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Steven Bates (Montreal, QC.)
November 8 to December 7, 2013

Silence, Time and Dead Air

On the radio silence is not permitted. Dead air – the absence of audible programmed material – suggests instability and disorder: warfare (an attack on a transmission tower), loss of revenue (advertising), human or technical error. A radio performance in 2005 of John Cage’s 4’33” required that the BBC disable a ‘dead man switch’ that would otherwise have launched recorded programming.1

By contrast to Cage’s 4’33” which frames silence to support listening, Bates uses silence to explore notions of time, transmission, silence/signal/noise, technological change, voice, authority, and the refusal to speak. Two short stories were influences: Walter Benjamin’s “On the Minute” and Heinrich Böll’s “Murke’s Collected Silences”. Each story addresses aspects of silence in radio broadcasts. Benjamin depicts a scenario in which the demands for punctuality cause tremendous anxiety for the guest broadcaster who misreads the studio clock and cuts short a live recording session only to discover his error barely in time to prevent (too much) dead air. Böll weaves several subnarratives together – the dynamics of hierarchy and defiance within and between radio administration and staff, bureaucratic policies and the commodification of silence as physical units (celluloid tape).

The installation, Dead Air, includes four works: A Minute for Walter Benjamin, Start. Stop., To End, To Begin and Beacons. The first three works are video and sound documentation of connected performances. The fourth is a sound piece.

A Minute for Walter Benjamin uses 24 clock radios tuned to the same FM frequency for transmission. ‘stop’… ‘stop’… ‘stop’… ‘stop’… ‘stop’… ‘ok, that’s enough’… ‘ok’… is transmitted as polyphonic vocal sound. A period of dead air lasts for a measure of time equal to the sound. Then, the word ‘start’ breaks the silence spoken as a chorus followed by a lone ‘start now’. Then, dead air again. The cycle of spoken word and dead air continue. In reset mode, the 24 clock radios accompany the broadcast as a syncopated rhythm of blinking red and green quartz light. Clustered on the gallery floor, radio cables and electrical wires intersect and overlap as a tech-organic rhizome.

Start. Stop. is a series of mediated performances of durational time presented as documentation. Participants are videotaped individually as they perform one minute of time for the camera using subjective awareness or guesswork as their internal timer. Performances range from 0’30” to 03’00” in duration. The video depicts varying states of concentration and psychological effort of the participants. Ambient sound from the recording sessions – music, coughing, and bodily shuffling – is the soundtrack for the video, heard on headphones.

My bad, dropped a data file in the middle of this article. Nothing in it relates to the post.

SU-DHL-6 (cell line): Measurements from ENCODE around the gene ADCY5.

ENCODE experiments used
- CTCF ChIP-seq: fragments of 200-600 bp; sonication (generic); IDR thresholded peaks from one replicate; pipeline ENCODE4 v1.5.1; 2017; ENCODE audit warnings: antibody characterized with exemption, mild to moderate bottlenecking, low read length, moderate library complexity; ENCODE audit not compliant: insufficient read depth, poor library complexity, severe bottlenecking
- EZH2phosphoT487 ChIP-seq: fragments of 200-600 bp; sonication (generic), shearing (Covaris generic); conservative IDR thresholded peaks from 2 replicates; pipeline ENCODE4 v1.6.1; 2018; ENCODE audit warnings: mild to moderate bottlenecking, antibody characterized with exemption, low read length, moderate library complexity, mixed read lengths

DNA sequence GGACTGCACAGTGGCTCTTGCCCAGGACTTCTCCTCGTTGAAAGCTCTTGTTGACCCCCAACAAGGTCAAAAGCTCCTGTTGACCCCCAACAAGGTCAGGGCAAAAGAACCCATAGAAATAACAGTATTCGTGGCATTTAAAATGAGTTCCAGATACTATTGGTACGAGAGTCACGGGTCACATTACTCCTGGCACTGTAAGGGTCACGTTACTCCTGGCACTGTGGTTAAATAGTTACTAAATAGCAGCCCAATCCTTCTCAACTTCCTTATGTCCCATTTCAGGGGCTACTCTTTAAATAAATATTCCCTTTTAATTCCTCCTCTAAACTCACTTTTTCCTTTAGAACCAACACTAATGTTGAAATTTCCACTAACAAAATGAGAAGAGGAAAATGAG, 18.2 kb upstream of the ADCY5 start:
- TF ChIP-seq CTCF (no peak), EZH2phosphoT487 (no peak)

The second video, To End, To Begin, is a projection, its subject is the environment of the recording studio. The video is banal, subtle and (almost) monochromatic. Near-still images of walls, the texture of the wall surfaces, architectural details and peeling paint are accompanied by subtle shifts in light. The quietness of the video proposes a visual equivalent to the audible silence.

In Beacons, a snare drum functions as a signifying object and amplifier for recordings of radio broadcasts of international time beacons. The sound is low; audibility is difficult. As a symbol, the snare drum references colonization and the militarization of time and society.

The art of our time is noisy with appeals for silence. 2

In “The Aesthetics of Silence”, Susan Sontag muses on notions of silence in relation to art, pedagogy, rhetoric and paradox, in particular, the extent to which sound is employed to articulate concepts of silence. She acknowledges the ability of art to enhance the quality of attention of a viewer, heightening the sense of awareness and consciousness. Silence allows for a more immediate sensuous experience of art or a confrontation with artistic production in a more conscious, conceptual way. It provides time for an ongoing exploration of thought as punctuation, giving space for thought, suggesting the absence or the completion of thought. Silence can indicate a determination to continue one’s activity deviously as rhetoric.

Bates uses silence to reduce the information clutter that clogs the senses, giving (us) pause to hear-see sonic and visual silences and to reflect on aspects of our contemporary context. Dead Air points to issues of censorship and the militarization of global time and of society. But he also offers hope. The failure of the performers to perform time with scientific accuracy proposes that internalization of military time and regulation of human behavior is not (yet) complete.

Dead Air is an open work that requires active engagement by the viewer to connect the parts. For me, the exhibition was best experienced alone in the gallery. My desire for solitude was not nihilistic. Rather it allowed me to hear the nuanced sound of dead air.
Silence remains, inescapably, a form of speech… and an element in a dialogue.

~Text written by Ellen Moffat

1 “(Re)Marking Time in the Audition of Experimental Music” by Virginia Anderson, Performance Research: On Listening, 15(3), 2010. p 33

2 All quotations are from “The Aesthetics of Silence” by Susan Sontag, Styles of Radical Will, 1969.